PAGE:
In December 1996, during one of our many cross-country travels, I suddenly lost the ability to stand/walk while waiting for a flight at the airport in Minneapolis. It was even more scary than the time I pretended to step off the edge of the Grand Canyon as a joke to frighten Michael. My goal was to get to our first destination – Michael’s goal was to get me to the nearest ER. Healthy people don’t just collapse and lose use of their legs! I wanted somebody to put a band aid on the problem, give me some pain pills, so I could get back to the airport and continue our vacation. Since I had been involved in a rollover auto accident two weeks prior (I did a complete somersault in the middle of the desert, with Michael following me right behind; scarier for him than it was for me), ER docs immediately began testing for injuries, but determined that I had no physical injuries, rather that there was something neurological going on. So, I was sent by ambulance to the University Trauma Center. While the doctors were administering tests to determine what was going on with me, the chief neurologist ordered high dose IV steroids to begin immediately for the next 5 days to reduce possible swelling in my spinal cord. The first day after my IV drip, I was able to just wiggle my right big toe, with nine doctors standing around my bed, observing and applauding. I was told I had something called Transverse Myelitis. Actually, I was not told this – our three daughters, two of whom are nurses, had flown in from Detroit and while watching me during physical therapy, asked the therapist what was wrong with me. The PT read the diagnosis from my chart.
The lack of bowel/bladder function was not discovered until days later, when the question of “when did you last pee” was finally asked. I was catheterized and filled up a large pitcher!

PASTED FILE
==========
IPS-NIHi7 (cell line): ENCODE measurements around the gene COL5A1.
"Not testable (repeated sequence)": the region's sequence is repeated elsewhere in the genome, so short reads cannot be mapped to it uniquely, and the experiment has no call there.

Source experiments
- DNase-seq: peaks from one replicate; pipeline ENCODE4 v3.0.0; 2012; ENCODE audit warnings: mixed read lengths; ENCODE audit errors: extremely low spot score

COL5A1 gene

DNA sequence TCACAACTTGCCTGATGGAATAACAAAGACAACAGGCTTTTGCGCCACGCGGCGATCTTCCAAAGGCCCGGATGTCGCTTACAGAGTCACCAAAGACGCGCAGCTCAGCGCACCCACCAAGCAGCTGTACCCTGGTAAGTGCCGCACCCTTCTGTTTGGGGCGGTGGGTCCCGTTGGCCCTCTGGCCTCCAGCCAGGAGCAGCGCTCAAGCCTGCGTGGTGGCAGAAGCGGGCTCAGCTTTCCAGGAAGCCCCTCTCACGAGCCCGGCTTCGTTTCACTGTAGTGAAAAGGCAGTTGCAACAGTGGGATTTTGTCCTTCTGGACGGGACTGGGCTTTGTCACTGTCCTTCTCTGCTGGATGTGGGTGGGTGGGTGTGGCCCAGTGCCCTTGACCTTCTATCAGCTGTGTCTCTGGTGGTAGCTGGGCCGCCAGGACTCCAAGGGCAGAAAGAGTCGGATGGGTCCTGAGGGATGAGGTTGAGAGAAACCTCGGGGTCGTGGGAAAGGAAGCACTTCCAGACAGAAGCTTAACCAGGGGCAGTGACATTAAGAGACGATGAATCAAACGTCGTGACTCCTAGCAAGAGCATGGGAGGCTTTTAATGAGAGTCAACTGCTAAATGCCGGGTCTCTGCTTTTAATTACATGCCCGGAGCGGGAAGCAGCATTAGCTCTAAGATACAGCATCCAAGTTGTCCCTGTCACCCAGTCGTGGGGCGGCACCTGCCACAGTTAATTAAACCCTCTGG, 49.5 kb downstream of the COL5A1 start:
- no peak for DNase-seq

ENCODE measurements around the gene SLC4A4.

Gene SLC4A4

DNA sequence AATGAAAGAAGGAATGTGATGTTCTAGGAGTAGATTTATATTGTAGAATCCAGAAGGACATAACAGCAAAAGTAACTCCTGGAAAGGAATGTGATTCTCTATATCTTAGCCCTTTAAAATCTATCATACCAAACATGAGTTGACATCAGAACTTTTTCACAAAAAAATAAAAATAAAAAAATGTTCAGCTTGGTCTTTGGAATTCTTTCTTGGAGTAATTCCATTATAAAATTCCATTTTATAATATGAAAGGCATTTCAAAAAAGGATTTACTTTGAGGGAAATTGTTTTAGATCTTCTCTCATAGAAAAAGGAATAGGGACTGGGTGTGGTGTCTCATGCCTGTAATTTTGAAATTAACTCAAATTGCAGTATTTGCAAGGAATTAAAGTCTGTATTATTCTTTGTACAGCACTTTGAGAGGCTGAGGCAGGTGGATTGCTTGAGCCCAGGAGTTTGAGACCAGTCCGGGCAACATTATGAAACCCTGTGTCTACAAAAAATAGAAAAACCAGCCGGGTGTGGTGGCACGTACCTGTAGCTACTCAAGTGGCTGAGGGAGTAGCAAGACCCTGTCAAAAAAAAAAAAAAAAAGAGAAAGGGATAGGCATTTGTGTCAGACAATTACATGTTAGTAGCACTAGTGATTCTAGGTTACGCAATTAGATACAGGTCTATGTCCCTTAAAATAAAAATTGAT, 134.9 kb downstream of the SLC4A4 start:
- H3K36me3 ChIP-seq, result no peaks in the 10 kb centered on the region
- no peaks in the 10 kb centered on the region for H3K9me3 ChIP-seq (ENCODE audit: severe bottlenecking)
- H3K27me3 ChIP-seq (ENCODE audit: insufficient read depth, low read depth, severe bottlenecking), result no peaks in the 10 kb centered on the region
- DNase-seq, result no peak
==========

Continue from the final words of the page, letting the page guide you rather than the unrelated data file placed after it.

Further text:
Insurance issues forced the hospital to discharge me early to return to California for physical therapy and further care by “my” neurologist. When asked for the name of my neurologist in California, I had no name to give him. I called a friend in California and got the name of a neurosurgeon. The neurosurgeon promised to see me within 24 hours of landing at the airport. Of course, it took two weeks, another spinal tap and more tests for him to say “I am not a neurologist, I am a neurosurgeon, so I am going to send you to a neurologist”. By the time I saw a neurologist two weeks later, he said my insurance would never approve PT for me, since I was now able to walk 10 feet with the aid of a walker. Of course, these doctors are very knowledgeable, so who am I to question their competence? Physical therapy was then self-administered, using my very heavy Jeep clutch and rubber bands for resistance. When attempting to sign up for disability, my all-knowing neurologist advised me that I would never qualify, because if I could sit at a desk for more than 2 hours, then I am still able to work. Of course, he did not take into consideration that I traveled quite a bit, climbed ladders, wore a hard hat on construction sites, and did not sit in an office. And of course, he did write on the report requested by Disability that I was able to walk and had a “complete” recovery. I was told by the doctors in the hospital that this was just a little ‘hiccup’ and in 3 months I will never know I had lost the use of my legs.
In my quest for more information about this rare disorder, I typed the words “transverse myelitis” into my new computer and ultimately met Jim Lubin and the transverse myelitis internet club. I then flew to Seattle to meet Deanne Gilmur, and eventually that year I met Sandy and Pauline, which then led to my appointment as Secretary of The Siegel Rare Neuroimmune Association in 1997.